Cancer Causes & Control

, Volume 15, Issue 8, pp 759–769

Occupation and Bladder Cancer Risk in a Population-based Case-control Study in New Hampshire

  • Joanne S. Colt
  • Dalsu Baris
  • Patricia Stewart
  • Alan R. Schned
  • John A. Heaney
  • Leila A. Mott
  • Debra Silverman
  • Margaret Karagas
Article

DOI: 10.1023/B:CACO.0000043426.28741.a2

Cite this article as:
Colt, J.S., Baris, D., Stewart, P. et al. Cancer Causes Control (2004) 15: 759. doi:10.1023/B:CACO.0000043426.28741.a2

Abstract

Objective: To identify occupations with excess bladder cancer risk in New Hampshire, where bladder cancer mortality rates have been elevated for decades.

Methods: Lifetime occupational histories were obtained from interviews with 424 cases and 645 controls in a population-based case-control study.Unconditional logistic regression models were used to estimate odds ratios (Ors) and 95% confidence intervals (CI) for each occupation, adjusted for age and smoking. Analyses by duration of employment were carried out and interactions with smoking were examined.

Results: Male tractor-trailer truck drivers had an elevated risk for bladder cancer (OR = 2.4, CI = 1.4-4.1), with a significant positive trend in risk with increasing duration of employment (Ptrend= 0.0003). Male metal/plastic processing machine operators also had a significant excess (OR = 4.9, CI = 1.6-15.1), attributable mainly to molding/casting machine operators (OR = 16.6, CI = 2.1-131). Elevated risk was also observed for male fabricators, assemblers, and hand workers (OR = 1.8, CI = 1.0-3.4). Women in certain sales occupations (sales clerks, counter clerks, and cashiers) had a significant excess risk (OR = 2.2, CI = 1.3-3.9) and a significant trend with duration of employment (Ptrend= 0.016), as did female health service workers (OR = 4.1, CI = 1.6-10.7; Ptrend= 0.014). There was a positive interaction between smoking and employment as a health service worker (p= 0.036).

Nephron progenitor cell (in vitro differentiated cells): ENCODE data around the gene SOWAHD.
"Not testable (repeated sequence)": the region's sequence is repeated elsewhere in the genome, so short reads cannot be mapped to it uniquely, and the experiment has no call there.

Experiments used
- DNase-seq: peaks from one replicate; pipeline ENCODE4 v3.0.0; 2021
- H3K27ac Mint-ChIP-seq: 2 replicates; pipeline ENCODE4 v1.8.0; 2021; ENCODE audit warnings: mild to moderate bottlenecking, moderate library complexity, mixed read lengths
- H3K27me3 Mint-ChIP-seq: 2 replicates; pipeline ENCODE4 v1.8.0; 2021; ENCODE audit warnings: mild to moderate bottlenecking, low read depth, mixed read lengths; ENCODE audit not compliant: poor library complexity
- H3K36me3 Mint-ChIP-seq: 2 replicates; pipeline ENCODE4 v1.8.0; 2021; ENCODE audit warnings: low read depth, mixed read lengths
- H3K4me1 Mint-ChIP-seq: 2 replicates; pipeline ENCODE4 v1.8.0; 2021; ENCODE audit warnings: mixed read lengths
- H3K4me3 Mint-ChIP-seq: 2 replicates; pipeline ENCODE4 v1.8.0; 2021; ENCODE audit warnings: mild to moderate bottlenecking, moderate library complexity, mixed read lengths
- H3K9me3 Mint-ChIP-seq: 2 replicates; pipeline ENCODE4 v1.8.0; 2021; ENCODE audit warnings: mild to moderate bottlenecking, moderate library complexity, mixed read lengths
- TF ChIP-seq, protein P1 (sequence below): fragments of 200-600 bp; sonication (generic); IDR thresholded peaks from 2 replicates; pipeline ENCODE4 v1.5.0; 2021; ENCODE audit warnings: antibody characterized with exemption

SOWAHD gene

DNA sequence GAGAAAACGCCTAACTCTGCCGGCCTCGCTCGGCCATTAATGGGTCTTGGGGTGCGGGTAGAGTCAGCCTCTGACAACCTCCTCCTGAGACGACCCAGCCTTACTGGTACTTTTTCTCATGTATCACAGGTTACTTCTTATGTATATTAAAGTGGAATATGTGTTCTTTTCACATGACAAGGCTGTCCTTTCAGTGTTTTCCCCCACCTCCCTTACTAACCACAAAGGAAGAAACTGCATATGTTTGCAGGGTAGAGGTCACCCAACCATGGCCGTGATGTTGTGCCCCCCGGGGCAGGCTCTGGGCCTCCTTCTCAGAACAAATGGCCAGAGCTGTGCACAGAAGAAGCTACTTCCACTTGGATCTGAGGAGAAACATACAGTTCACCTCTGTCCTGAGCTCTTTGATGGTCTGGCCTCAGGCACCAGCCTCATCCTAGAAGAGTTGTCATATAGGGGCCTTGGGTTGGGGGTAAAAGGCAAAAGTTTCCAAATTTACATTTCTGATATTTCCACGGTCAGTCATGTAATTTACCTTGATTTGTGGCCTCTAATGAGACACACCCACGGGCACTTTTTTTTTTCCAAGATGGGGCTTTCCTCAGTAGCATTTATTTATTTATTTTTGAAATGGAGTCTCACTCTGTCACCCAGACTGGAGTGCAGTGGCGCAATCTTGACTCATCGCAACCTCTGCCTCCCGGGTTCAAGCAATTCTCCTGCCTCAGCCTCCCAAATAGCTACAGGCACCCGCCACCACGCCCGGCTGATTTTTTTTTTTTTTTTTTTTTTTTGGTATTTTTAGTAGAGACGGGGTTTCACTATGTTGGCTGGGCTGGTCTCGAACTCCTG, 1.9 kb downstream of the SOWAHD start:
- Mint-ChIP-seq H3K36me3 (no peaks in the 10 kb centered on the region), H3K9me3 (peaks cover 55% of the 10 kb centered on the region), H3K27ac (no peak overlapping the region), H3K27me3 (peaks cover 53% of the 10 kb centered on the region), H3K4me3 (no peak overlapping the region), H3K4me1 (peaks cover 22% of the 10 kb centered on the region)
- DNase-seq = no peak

Conclusions: These findings are generally consistent with previous studies. Elevated risks for male molding/casting machine operators, female salesworkers, and female health service workers, especially those with a history of smoking, require further investigation.

bladder canceroccupationcase-control studyepidemiology

Copyright information

© Kluwer Academic Publishers 2004

Authors and Affiliations

  • Joanne S. Colt
    • 1
    • 2
  • Dalsu Baris
    • 1
  • Patricia Stewart
    • 1
  • Alan R. Schned
    • 3
  • John A. Heaney
    • 3
  • Leila A. Mott
    • 3
  • Debra Silverman
    • 1
  • Margaret Karagas
    • 3
  1. 1.Division of Cancer Epidemiology and GeneticsNational Cancer Institute, National Institutes of HealthUSA
  2. 2.Department of Health and Human ServicesOccupational And Environmental Epidemiology BranchUSA
  3. 3.Department of Community and Family Medicine, Dartmouth Medical SchoolDartmouth CollegeHanover